webleads-tracker

Home  >  NANOMATERIALS  > Graphene earns its stripes...
  >  NANOMATERIALS TECHNO
Nov 30th, 2011
 
Graphene earns its stripes
 
New nanoscale electronic state discovered on graphene sheets
Send to a friend
Charge density waves, on the surface of the graphene sheets.
Charge density waves, on the surface of the graphene sheets.

Researchers from the London Centre for Nanotechnology have discovered electronic stripes, called ‘charge density waves', on the surface of the graphene sheets that make up a graphitic superconductor. This is the first time these stripes have been seen on graphene, and the finding is likely to have profound implications for the exploitation of this recently discovered material, which scientists believe will play a key role in the future of nanotechnology. The discovery is reported in Nature Communications.

Graphene is a material made up of a single sheet of carbon atoms only one atom thick, and is found in the marks made by a graphite pencil. Graphene has remarkable physical properties and therefore has great technological potential, for example, in transparent electrodes for flat screen TVs, in fast energy-efficient transistors, and in ultra-strong composite materials. Scientists are now devoting huge efforts to understand and control the properties of this material.

The LCN team donated extra electrons to a graphene surface by sliding calcium metal atoms underneath it. One would normally expect these additional electrons to spread out evenly on the graphene surface, just as oil spreads out on water. But by using an instrument known as a scanning tunneling microscope, which can image individual atoms, the researchers have found that the extra electrons arrange themselves spontaneously into nanometer-scale stripes. This unexpected behavior demonstrates that the electrons can have a life of their own which is not connected directly to the underlying atoms. The results inspire many new directions for both science and technology. For example, they suggest a new method for manipulating and encoding information, where binary zeros and ones correspond to stripes running from north to south and running from east to west respectively.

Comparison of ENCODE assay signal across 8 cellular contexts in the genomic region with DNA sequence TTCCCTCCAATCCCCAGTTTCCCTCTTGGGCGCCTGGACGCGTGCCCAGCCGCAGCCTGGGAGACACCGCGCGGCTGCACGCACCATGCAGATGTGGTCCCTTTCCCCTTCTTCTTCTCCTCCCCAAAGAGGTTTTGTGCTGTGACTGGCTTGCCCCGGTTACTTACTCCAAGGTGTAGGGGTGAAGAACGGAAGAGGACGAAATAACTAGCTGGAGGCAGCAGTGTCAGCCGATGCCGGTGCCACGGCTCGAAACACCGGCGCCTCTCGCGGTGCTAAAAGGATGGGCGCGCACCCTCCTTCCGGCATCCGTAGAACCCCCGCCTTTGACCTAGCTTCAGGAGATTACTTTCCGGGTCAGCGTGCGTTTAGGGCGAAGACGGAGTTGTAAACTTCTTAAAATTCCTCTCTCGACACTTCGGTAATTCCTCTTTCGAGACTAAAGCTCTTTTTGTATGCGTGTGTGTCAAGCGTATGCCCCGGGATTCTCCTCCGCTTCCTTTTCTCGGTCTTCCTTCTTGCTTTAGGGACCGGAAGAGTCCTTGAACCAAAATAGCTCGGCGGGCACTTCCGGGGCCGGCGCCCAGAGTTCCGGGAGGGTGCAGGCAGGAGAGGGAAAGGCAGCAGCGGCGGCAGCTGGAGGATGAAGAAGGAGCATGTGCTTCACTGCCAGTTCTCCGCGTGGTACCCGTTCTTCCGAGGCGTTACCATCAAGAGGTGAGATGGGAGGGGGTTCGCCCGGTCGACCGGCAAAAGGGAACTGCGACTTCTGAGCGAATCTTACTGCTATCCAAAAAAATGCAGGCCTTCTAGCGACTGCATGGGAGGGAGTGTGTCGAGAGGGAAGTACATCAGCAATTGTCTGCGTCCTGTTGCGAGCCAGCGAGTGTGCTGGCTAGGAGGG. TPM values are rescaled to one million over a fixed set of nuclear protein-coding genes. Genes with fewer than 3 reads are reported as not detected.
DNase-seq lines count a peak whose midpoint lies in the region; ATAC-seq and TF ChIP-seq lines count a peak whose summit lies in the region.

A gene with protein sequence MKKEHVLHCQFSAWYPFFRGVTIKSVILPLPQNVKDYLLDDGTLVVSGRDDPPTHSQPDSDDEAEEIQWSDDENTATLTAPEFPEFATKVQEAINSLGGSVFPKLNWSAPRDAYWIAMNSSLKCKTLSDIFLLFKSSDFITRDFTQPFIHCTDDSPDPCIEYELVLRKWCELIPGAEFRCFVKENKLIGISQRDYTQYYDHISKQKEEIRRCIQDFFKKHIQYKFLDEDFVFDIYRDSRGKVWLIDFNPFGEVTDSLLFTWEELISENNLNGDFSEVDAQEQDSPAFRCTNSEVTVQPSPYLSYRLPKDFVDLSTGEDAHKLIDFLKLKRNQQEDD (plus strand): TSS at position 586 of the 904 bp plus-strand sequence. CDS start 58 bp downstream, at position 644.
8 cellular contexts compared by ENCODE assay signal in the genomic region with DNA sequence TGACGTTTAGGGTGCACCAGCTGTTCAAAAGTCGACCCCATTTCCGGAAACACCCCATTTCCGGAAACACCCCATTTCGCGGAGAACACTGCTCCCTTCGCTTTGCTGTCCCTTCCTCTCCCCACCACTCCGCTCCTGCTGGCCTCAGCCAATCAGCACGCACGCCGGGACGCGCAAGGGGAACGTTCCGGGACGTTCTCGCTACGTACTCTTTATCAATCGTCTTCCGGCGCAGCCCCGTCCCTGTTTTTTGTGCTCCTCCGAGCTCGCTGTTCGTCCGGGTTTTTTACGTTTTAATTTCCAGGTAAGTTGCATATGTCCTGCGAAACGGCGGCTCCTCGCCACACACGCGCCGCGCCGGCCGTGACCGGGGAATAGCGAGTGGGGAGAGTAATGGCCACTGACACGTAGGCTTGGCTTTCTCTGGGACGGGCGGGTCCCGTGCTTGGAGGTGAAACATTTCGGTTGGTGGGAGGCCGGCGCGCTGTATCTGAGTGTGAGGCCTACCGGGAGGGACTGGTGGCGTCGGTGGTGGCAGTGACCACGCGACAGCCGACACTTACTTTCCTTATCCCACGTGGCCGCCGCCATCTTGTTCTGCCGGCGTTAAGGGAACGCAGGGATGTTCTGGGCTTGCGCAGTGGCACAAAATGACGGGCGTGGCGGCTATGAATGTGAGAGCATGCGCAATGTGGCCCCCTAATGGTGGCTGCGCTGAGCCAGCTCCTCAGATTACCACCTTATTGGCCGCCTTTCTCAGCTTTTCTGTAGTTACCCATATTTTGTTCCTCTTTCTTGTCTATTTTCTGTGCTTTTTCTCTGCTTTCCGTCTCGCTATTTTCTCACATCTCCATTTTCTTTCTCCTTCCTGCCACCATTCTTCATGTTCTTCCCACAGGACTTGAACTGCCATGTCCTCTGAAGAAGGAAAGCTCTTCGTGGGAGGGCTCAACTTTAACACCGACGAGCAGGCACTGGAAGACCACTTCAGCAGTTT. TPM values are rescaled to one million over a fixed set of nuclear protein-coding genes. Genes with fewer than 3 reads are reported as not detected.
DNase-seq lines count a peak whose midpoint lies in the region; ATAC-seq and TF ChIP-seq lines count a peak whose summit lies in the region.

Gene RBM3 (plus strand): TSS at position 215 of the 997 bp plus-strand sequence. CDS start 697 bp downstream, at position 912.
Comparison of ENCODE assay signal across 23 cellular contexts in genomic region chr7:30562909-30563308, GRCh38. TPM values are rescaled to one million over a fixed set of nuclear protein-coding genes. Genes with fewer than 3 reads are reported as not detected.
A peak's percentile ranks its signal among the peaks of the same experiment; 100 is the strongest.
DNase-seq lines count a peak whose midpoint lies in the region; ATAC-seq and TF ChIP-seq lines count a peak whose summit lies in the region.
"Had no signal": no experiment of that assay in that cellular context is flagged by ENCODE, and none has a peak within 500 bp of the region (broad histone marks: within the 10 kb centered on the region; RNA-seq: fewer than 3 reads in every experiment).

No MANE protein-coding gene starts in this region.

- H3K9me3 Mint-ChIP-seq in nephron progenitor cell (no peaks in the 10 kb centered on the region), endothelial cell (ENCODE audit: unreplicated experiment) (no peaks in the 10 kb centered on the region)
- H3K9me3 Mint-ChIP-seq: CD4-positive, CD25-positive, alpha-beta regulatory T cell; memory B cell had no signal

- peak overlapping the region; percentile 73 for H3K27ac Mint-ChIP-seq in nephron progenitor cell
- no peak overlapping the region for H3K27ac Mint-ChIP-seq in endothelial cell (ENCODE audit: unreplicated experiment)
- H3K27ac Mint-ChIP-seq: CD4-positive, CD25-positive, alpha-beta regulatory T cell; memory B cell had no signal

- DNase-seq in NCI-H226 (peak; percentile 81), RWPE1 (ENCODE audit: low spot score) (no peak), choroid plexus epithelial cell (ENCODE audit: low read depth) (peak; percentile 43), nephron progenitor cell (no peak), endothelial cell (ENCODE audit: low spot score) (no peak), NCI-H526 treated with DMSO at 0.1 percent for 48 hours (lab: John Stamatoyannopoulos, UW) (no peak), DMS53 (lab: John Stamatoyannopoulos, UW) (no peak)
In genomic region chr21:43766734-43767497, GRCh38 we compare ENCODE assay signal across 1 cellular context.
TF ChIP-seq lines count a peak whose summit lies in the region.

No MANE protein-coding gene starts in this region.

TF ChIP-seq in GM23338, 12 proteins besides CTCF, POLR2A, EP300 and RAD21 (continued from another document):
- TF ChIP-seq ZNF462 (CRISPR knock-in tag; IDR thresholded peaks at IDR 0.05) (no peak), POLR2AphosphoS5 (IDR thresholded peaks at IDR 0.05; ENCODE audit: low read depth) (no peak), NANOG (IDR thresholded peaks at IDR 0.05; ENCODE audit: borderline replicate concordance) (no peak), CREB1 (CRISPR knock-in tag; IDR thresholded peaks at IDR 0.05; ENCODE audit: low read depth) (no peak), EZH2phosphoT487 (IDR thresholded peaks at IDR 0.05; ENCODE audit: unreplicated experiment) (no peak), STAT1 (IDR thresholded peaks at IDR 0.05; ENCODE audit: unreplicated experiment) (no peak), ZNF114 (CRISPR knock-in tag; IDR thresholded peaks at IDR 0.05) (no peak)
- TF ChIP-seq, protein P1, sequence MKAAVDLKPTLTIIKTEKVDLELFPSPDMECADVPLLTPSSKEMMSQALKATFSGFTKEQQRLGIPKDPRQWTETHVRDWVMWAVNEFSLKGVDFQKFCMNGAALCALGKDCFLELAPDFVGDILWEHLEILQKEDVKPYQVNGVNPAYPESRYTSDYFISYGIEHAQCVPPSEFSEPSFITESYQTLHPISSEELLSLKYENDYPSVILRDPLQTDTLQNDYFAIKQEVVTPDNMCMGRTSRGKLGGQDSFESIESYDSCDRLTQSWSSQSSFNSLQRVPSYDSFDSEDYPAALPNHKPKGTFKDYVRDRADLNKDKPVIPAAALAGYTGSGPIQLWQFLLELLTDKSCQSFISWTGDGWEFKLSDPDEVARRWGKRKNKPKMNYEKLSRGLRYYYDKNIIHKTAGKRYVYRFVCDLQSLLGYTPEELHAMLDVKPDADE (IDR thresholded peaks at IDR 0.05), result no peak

This work is part of an ongoing multi-disciplinary research effort into graphene at the LCN, and follows on from the original discovery of superconductivity in the graphite superconductor CaC6 by Weller at al. published in Nature Physics, doi:10.1038/nphys0010.

Professor Jan Zaanen of Leiden University and winner of the prestigious Spinoza prize for, among other things, his role as proponent of the stripe concept for atomically thin materials, commented that "This discovery is another important step towards demonstrating the ubiquity of stripes, and the fact that they appear in the world's simplest host - the two-dimensional network of carbon atoms that is graphene - means that more great science and applications are not far behind."


 
More NANOMATERIALS TECHNO news

Jun 27th
May 5th
Mar 31st
Mar 31st
Mar 14th
 
©2007 Yole Developpement All rights reserved                  Disclaimer | Legal notice | To advertise
Yole Développement: Le Quartz, 75 cours Emile Zola, 69100 Villeurbanne, France. TEL: (33) 472 83 01 80 FAX: (33) 472 83 01 83 E-Mail: info @yole.fr